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Teens diagnosed with depression show reduction in educational achievement from primary school to GCSE

 

Research funded by NIHR has shown that teenagers who receive a depression diagnosis during their school career show a substantial decline in academic attainment in Year 11.

The historical, longitudinal cohort study was delivered by researchers from NIHR Maudsley Biomedical Research Centre using an innovative secure database that links together child mental healthcare records and the Department for Education school records. 

They identified 1,492 children and adolescents that had received a clinical depression diagnosis under the age of 18. The median age at depression diagnosis was 15 years. The researchers compared educational attainment in this sample against a local group of pupils in Year 2, Year 6 and Year 11. 

The findings, published in the The British Journal of Psychiatry (BJPsych), showed that academic results declined between school Years 6 and 11 among the group who received a depression diagnosis. Of these young people with depression, only 45% met the expected threshold of five A*–C GCSE or equivalent grades (including English and maths) in Year 11. This proportion was much lower than the proportion meeting this threshold in the local reference population (53%), and also in national estimates (53%).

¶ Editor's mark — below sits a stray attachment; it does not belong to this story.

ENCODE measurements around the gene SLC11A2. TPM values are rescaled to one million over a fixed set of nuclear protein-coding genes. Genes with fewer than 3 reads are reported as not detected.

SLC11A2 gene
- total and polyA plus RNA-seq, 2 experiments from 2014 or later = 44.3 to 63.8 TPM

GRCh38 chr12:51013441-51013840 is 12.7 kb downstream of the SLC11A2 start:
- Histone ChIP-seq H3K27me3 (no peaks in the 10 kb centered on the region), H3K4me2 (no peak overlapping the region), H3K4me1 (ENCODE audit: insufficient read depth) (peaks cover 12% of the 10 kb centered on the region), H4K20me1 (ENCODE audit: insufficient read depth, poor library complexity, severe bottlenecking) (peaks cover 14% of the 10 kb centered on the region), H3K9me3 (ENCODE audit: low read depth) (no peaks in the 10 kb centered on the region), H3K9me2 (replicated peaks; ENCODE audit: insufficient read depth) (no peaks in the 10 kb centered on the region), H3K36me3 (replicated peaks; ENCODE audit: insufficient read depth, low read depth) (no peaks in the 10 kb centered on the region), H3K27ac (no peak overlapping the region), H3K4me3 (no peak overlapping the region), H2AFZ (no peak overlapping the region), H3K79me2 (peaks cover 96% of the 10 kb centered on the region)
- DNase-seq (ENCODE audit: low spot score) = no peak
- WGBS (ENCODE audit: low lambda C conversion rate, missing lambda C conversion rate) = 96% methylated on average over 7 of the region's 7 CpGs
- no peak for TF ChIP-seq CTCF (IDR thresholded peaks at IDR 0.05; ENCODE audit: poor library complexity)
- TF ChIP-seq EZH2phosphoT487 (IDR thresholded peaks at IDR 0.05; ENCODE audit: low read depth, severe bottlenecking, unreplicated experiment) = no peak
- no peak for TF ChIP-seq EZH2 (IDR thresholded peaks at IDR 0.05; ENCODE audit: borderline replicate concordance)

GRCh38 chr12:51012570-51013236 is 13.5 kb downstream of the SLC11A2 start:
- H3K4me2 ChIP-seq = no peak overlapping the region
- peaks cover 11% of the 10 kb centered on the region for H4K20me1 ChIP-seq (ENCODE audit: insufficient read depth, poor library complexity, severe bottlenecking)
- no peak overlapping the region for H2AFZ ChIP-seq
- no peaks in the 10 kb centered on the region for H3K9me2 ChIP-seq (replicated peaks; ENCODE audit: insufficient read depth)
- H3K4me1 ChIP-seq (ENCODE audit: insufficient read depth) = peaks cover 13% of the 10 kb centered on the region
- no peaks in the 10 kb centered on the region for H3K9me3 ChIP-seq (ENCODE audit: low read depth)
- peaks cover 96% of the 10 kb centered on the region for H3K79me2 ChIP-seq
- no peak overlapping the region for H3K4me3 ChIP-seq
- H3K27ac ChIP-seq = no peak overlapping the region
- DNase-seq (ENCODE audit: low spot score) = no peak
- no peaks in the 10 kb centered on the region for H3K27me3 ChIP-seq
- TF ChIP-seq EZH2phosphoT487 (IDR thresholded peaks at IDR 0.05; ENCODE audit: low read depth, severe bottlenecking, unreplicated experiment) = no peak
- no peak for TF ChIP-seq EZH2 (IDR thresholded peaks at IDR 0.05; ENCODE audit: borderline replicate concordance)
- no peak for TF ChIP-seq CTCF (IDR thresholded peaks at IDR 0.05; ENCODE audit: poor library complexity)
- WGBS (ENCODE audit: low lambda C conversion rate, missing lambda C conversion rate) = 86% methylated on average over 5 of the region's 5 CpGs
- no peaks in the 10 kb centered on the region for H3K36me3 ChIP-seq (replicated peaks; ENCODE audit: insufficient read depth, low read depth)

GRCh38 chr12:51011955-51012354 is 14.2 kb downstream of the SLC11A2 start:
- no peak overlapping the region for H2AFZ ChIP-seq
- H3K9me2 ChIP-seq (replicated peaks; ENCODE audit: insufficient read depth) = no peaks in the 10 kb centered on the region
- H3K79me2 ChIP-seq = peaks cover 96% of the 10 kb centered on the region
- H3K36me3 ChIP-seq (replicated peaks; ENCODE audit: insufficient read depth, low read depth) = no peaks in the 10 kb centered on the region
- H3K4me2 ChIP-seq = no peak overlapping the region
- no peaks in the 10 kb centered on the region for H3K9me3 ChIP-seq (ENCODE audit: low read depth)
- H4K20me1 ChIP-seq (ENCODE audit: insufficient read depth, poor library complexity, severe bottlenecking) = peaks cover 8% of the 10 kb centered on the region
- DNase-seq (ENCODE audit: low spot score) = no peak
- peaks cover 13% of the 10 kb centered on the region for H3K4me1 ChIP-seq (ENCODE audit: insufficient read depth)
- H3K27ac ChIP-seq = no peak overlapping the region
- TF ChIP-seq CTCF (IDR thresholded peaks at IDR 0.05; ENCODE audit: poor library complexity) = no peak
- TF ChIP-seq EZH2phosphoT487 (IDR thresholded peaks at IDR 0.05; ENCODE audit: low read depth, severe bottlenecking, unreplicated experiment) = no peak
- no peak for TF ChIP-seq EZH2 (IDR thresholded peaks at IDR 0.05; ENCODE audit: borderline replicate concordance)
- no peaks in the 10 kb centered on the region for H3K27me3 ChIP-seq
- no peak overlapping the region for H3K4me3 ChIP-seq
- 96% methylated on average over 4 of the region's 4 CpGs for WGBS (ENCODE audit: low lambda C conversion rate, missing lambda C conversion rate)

However, 83% percent of the young people with depression met the expected attainment threshold of level 2 or above in Year 2, and 77% percent met the expected attainment threshold of level 4 or above in Year 6. This was similar to local levels. 

The researchers suggest that targeted educational support for children struggling with depression might particularly benefit boys and those from deprived backgrounds, who were especially vulnerable subgroups in this study, although all children with depression might benefit from such support.

Alice Wickersham, NIHR Maudsley Biomedical Research Centre PhD Student, said: “Previous research has found that, in general, depression in childhood is linked to lower school performance. But what we’ve observed is that a group of children and adolescents who developed depression at secondary school had performed quite well when they were in primary school. 

“It is only when they sat their GCSEs that they tended to show a drop in their school performance, which also happened to be around the time that many of them were diagnosed. This pattern appears to be quite consistent across different genders, ethnicities, and socioeconomic groups.”

Dr Johnny Downs, NIHR Clinical Senior Lecturer, said: “The majority of young people with emotional disorders, such as depression, do not receive treatment from mental health professionals, and so this study has two important policy implications: it demonstrates just how powerful depression can be in reducing young people’s chances at fulfilling their potential, and provides a strong justification for how mental health and educational services need to work to detect and support young people prior to critical academic milestones.”

“It also highlights the importance of secure data-sharing partnerships between health and educational organisations, without which we would not be able conduct these important studies and also conduct future work testing whether changes in health and education policies improve young people’s lives.”

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